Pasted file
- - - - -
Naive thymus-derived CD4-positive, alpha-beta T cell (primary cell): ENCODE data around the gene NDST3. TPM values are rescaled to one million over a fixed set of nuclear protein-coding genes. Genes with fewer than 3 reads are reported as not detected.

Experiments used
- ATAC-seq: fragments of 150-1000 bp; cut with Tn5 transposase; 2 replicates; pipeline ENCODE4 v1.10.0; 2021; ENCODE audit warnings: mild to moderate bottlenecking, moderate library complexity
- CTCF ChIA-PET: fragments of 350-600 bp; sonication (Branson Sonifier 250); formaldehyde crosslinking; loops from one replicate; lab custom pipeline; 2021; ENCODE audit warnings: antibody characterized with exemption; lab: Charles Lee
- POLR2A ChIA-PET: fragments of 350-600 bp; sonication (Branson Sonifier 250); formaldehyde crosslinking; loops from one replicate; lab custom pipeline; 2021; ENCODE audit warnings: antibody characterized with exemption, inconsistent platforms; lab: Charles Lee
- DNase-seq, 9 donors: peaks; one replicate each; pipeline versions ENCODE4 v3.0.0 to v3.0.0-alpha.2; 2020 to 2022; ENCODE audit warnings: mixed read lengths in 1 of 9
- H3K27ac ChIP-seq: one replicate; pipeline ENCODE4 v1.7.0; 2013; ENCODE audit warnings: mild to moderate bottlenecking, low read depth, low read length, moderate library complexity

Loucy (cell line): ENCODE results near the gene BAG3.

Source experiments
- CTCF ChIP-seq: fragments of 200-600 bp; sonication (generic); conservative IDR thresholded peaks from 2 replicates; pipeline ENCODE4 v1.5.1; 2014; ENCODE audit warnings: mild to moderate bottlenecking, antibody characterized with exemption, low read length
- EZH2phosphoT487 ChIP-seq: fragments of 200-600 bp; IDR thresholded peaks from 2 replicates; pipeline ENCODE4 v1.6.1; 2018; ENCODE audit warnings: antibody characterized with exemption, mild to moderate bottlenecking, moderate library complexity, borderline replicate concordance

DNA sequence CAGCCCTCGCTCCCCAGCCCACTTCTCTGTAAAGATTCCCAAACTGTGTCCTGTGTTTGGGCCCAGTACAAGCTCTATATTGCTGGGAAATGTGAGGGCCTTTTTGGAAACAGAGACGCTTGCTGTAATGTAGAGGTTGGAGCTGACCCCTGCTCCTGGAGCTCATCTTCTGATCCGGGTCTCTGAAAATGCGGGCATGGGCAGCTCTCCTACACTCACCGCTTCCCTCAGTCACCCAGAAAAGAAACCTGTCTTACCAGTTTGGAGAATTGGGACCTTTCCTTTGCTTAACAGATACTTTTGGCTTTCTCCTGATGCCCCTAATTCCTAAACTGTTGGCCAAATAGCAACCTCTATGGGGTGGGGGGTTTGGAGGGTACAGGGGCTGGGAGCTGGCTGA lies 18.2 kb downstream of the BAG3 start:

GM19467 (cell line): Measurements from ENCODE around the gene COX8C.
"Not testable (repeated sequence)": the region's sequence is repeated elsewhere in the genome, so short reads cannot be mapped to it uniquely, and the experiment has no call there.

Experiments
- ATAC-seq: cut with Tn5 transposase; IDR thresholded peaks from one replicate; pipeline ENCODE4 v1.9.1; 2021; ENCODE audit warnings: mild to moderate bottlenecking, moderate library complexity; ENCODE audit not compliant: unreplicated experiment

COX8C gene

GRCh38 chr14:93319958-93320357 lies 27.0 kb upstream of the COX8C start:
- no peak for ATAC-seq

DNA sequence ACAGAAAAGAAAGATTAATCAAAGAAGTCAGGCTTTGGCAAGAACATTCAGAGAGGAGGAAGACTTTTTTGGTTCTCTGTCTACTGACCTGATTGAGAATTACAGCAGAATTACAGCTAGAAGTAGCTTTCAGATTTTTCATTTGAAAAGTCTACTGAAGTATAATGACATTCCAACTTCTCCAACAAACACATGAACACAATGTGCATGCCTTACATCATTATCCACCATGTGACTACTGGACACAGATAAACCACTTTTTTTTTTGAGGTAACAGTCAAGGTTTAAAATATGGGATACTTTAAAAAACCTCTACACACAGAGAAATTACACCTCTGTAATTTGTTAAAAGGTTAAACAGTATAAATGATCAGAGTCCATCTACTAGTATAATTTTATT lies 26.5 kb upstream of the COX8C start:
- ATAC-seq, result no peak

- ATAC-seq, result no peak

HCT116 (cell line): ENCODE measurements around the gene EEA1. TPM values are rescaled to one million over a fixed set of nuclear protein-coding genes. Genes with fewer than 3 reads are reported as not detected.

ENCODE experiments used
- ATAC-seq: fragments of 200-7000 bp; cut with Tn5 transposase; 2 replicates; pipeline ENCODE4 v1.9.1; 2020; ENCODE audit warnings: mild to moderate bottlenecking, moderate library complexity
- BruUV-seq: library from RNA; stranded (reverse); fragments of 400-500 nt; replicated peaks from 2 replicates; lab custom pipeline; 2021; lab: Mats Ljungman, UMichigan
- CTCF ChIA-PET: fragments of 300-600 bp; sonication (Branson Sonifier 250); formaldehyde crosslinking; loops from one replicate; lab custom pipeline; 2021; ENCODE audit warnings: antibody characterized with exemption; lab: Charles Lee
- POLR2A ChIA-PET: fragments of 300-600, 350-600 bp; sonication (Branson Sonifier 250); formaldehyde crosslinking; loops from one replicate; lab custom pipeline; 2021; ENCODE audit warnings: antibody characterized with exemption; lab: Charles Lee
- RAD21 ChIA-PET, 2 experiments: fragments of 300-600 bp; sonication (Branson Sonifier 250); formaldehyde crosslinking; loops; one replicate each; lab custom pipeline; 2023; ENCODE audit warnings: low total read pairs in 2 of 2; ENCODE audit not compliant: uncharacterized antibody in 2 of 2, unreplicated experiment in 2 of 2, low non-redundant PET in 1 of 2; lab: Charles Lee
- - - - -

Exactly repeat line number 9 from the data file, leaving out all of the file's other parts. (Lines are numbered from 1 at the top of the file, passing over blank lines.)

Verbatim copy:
Source experiments